So, as new general manager Bruce Allen (pictured) officially announced the firing of Jim Zorn Monday afternoon, he did not have his replacement with him at the Redskins' headquarters, nor did he hint about when that replacement would be there. Allen did talk about immediacy -- "Today starts the 2010 season,'' he said -- and about what the Redskins need in their next head coach, and more than anything else, he repeated variations of the statement he made earlier in the morning, hours after telling Zorn upon the team's pre-dawn return from the season finale in San Diego: "The status quo is not acceptable.''
However, while the hiring of Shanahan -- expected to be part of the package from the moment Allen replaced Vinny Cerrato as head of the football operation on Dec. 17 -- was not yet a done deal, Allen did say that the Redskins "will be aggressive'' in chasing their candidate, and pointed out that the assistant coaches' futures would be up to Zorn's replacement (which appears to be a bad sign for secondary coach Jerry Gray, who was interviewed for the job, but likely was only to satisfy the NFL's Rooney Rule for minority candidates).
Still, even before Allen stepped to the podium, another head-coaching vacancy had opened up, in Buffalo, where Shanahan reportedly had interviewed last month. Others are sure to emerge soon, since not even the coaches in the playoffs are necessarily safe. Owner Dan Snyder was not on hand for the announcement of Zorn's firing -- with reports surfacing that he had flown out on the team plane to Colorado to speak to Shanahan. (A later report in The Washington Post said that the same plane had landed in the D.C.-area with Shanahan aboard.)
Zorn went 12-20, losing 18 of his last 24 games after beginning his debut season in 2008 at 6-2. The Redskins went 4-12 this season, their worst record since their first post-Gibbs season in 1994, were last in the NFC East for the second straight year, and went winless in the division for the first time since that '94 season.
Not only had Zorn's firing been presumed for weeks, his exit had seemed preordained as far back as Week 3, when the Lions broke their 20-game losing streak against the Redskins. A week later, after another offensively-challenged victory over then-winless Tampa Bay, Sherman Lewis was brought out of retirement to be an offensive consultant in Washington, and two weeks after that, Zorn's play-calling duties were taken from him and handed to Lewis.
"We had been hearing in would happen for so long, I think it would have been a surprise if it didn't happen," quarterback Jason Campbell told The Washington Post of Zorn's' firing. "When something has been going on as long as this was, it really doesn't come as a shock. I mean, we all really expected it by now."
Campbell is the second-biggest question mark in the organization behind the identity of the next head coach; under current rules (with a salary cap for 2010), he is an unrestricted free agent. Allen refused to speculate on whether the Redskins would try to re-sign Campbell, and it is just as much up in the air whether or not -- after contract talks after last season went nowhere and the team chased both Jay Cutler and Mark Sanchez in the offseason -- Campbell would want to come back.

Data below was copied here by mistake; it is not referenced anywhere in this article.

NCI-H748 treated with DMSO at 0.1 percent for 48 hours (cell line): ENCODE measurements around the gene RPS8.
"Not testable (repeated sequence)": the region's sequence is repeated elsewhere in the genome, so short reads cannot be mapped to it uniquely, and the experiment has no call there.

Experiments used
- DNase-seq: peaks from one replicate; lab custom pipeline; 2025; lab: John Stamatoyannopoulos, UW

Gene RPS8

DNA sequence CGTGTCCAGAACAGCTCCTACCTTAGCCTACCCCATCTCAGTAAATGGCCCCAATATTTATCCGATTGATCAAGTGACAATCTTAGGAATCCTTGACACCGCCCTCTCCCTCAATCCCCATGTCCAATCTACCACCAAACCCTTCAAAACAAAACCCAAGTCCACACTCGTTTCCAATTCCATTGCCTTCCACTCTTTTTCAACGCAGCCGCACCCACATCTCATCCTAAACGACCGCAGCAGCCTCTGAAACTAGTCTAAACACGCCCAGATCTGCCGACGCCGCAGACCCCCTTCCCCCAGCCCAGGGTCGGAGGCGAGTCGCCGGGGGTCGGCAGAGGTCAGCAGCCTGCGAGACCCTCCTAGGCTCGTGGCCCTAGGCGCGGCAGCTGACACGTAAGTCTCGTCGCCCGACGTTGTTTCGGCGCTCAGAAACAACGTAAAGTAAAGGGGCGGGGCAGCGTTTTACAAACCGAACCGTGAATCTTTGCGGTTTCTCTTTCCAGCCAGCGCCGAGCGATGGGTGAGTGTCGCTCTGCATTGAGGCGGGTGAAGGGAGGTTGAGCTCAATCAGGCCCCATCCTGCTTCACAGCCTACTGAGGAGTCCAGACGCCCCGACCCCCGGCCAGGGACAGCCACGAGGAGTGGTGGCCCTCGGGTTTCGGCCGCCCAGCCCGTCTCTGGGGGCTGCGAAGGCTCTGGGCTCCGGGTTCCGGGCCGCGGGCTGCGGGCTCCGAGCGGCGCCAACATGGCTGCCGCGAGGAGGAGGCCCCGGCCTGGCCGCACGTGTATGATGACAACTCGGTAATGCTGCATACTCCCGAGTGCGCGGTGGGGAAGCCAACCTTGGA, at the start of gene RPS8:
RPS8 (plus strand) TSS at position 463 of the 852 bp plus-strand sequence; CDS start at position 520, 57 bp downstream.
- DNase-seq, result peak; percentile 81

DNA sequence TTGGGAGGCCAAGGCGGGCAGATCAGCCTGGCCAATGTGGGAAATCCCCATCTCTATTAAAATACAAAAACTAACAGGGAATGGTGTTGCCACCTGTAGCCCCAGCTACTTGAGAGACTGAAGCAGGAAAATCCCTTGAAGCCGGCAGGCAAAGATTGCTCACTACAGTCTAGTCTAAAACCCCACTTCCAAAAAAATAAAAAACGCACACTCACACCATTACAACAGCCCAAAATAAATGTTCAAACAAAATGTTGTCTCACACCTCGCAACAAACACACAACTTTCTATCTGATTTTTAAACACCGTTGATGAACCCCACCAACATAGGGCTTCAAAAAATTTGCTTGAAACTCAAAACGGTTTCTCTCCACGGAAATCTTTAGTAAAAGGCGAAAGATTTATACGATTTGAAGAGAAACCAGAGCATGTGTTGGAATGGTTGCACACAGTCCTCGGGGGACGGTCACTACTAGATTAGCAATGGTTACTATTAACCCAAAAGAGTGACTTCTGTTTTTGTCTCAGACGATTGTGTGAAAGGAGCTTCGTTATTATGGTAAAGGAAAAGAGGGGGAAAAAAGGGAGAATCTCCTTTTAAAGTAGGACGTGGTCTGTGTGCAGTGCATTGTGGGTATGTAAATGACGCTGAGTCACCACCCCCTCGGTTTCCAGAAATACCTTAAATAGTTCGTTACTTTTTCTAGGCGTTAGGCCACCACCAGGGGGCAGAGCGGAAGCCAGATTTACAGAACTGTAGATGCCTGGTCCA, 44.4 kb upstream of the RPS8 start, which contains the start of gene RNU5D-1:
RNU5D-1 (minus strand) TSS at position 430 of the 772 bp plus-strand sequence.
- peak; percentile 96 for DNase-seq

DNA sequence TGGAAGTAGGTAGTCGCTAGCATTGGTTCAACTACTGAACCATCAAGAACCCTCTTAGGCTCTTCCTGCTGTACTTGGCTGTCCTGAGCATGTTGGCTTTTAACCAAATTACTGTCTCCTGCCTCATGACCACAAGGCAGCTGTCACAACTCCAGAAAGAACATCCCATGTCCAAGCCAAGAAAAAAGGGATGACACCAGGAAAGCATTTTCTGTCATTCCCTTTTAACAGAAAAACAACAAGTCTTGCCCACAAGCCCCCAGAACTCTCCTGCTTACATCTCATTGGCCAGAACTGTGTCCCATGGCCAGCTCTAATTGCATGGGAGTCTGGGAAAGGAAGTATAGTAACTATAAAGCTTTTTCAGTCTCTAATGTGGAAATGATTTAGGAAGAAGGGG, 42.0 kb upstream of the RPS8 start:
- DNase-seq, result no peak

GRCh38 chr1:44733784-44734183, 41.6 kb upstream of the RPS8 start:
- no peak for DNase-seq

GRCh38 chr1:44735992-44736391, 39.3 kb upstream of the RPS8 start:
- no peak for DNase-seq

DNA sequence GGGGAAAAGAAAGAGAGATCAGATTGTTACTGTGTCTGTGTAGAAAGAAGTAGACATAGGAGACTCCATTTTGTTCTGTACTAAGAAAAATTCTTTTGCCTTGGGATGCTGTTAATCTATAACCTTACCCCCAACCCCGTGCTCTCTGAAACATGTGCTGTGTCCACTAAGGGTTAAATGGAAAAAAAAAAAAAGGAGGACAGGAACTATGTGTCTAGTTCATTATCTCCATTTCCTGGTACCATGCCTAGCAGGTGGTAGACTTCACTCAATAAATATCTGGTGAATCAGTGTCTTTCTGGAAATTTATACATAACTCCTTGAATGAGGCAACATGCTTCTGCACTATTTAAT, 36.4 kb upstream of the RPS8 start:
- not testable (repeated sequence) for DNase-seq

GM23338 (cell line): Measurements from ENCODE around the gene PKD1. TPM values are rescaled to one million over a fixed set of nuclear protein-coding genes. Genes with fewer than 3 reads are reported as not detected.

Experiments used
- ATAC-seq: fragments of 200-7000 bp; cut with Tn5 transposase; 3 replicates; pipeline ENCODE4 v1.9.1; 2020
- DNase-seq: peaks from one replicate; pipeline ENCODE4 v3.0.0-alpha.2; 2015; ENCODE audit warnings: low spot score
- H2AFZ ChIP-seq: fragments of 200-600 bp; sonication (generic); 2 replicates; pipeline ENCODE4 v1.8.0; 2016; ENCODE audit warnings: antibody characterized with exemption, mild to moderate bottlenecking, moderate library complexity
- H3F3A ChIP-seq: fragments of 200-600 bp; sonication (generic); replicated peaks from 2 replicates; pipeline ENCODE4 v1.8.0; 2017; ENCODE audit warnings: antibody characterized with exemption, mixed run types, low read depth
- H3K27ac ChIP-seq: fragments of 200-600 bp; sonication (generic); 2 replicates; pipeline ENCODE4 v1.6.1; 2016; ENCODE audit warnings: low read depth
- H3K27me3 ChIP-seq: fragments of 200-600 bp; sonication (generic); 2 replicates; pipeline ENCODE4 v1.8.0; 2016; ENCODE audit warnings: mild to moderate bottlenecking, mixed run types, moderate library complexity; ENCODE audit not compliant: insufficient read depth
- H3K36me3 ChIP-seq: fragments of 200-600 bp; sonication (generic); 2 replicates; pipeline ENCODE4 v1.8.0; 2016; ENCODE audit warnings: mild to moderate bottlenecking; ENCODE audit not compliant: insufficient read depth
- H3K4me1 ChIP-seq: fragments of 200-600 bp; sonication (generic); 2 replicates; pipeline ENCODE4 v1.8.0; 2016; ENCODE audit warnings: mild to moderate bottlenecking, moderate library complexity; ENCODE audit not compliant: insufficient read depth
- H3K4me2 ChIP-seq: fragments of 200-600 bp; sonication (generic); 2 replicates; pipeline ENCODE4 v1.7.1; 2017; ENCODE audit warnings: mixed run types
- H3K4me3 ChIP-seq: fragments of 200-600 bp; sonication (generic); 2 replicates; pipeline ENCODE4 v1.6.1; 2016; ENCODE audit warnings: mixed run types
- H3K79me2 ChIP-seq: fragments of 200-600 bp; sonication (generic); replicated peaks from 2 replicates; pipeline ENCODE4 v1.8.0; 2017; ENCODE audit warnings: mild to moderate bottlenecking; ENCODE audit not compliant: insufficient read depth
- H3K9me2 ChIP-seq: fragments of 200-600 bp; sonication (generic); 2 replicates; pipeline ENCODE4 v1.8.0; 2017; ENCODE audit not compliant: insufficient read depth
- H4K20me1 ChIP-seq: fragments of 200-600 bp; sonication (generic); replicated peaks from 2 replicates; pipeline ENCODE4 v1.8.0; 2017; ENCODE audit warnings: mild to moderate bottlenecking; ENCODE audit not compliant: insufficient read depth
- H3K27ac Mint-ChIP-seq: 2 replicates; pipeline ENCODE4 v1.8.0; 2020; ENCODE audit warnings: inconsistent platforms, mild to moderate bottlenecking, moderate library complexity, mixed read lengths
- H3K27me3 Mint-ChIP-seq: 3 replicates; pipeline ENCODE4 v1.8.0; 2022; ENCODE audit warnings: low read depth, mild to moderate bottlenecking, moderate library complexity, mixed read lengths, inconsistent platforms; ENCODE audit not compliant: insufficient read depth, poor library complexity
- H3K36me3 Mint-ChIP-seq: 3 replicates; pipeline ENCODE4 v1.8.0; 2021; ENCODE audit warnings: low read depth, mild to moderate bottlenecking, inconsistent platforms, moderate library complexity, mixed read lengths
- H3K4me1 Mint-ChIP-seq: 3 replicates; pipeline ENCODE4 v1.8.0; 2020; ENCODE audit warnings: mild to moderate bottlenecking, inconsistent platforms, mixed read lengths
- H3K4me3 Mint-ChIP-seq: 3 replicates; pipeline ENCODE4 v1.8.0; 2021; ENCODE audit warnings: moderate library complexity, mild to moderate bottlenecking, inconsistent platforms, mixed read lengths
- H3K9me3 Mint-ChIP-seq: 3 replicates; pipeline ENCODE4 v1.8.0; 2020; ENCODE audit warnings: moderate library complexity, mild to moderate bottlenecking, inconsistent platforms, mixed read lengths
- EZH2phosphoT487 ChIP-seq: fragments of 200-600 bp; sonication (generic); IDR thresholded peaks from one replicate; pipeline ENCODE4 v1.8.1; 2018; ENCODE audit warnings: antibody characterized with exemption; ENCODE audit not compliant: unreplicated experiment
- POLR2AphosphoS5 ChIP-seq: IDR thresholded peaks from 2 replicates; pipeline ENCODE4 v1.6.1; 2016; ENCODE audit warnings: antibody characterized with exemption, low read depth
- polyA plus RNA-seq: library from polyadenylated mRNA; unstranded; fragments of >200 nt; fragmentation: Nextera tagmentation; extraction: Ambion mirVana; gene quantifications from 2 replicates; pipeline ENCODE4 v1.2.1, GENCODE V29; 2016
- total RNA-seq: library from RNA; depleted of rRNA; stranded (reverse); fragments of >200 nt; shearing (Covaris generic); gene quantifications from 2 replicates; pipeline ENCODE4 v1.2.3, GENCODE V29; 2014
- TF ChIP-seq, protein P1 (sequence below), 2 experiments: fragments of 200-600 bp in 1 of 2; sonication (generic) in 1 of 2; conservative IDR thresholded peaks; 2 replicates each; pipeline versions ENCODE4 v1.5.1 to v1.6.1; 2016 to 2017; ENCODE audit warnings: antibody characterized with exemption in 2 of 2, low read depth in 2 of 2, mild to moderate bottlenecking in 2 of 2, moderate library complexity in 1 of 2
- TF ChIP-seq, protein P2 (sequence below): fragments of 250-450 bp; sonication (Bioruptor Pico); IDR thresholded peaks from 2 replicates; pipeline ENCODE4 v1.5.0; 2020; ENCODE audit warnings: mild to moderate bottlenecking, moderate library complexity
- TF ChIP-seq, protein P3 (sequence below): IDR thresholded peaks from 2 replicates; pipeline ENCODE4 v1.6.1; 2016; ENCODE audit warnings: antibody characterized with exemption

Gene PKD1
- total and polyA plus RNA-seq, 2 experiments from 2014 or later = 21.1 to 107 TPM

While Redskins players were generally sympathetic to Zorn's plight, some did say that authority and accountability had been an issue -- and welcomed the possibility that they would return to the locker room.
"Discipline is one of the main things you've got to have in an organization; it starts at the top and goes all the way down,'' veteran running back Rock Cartwright told reporters. "We did lack some discipline on this team a little bit, and I think that was why the record was the way it was.''
Asked to elaborate, Cartwright said: "We had 'rule' guys and we had 'guideline' guys. 'Rules' guys, you have to stick to the rules; 'guidelines' guys, you go by your own guidelines and do what you want to do. When you've got a team sport, everybody's got to be 'rules' guys and be on the same page.''
In the statement, Snyder also pledged that the remaking of the Redskins' organization "begins today.''
Allen's very presence -- out of the blue, in a public sense, with three weeks to go in the season -- was the first sign that Snyder was acknowledging a mistake. It brought the routinely-maligned Cerrato's 10-year association with the franchise to an abrupt end, and it gave Allen, the former front-office head for winning teams in Oakland and Tampa Bay, that much time to watch the organization function up close.
What he saw four days after his hiring -- the Redskins were humiliated 45-12 at FedEx Field by the New York Giants on Monday Night Football, a game that included a fake-field goal play that failed horrendously and became a nationwide punchline -- made it clear that the changes would be far from cosmetic. Thursday, Allen avoided offering any details about who the Redskins would talk to, only that the next coach would be "a person who can lead the people we have in the locker room to levels they've never been to before,'' and would have "a passion about winning and a passion about football.''
Allen talked to the players as a group at team headquarters earlier this morning and said he did not hint at who might stay or go. "They just know that last place is not Redskins football; last place the last two seasons is not Redskins football.''
On the other hand, he pointed out, "We're 4-12 as an organization ... What I'm saying is, we can do better. I think the players can do better.''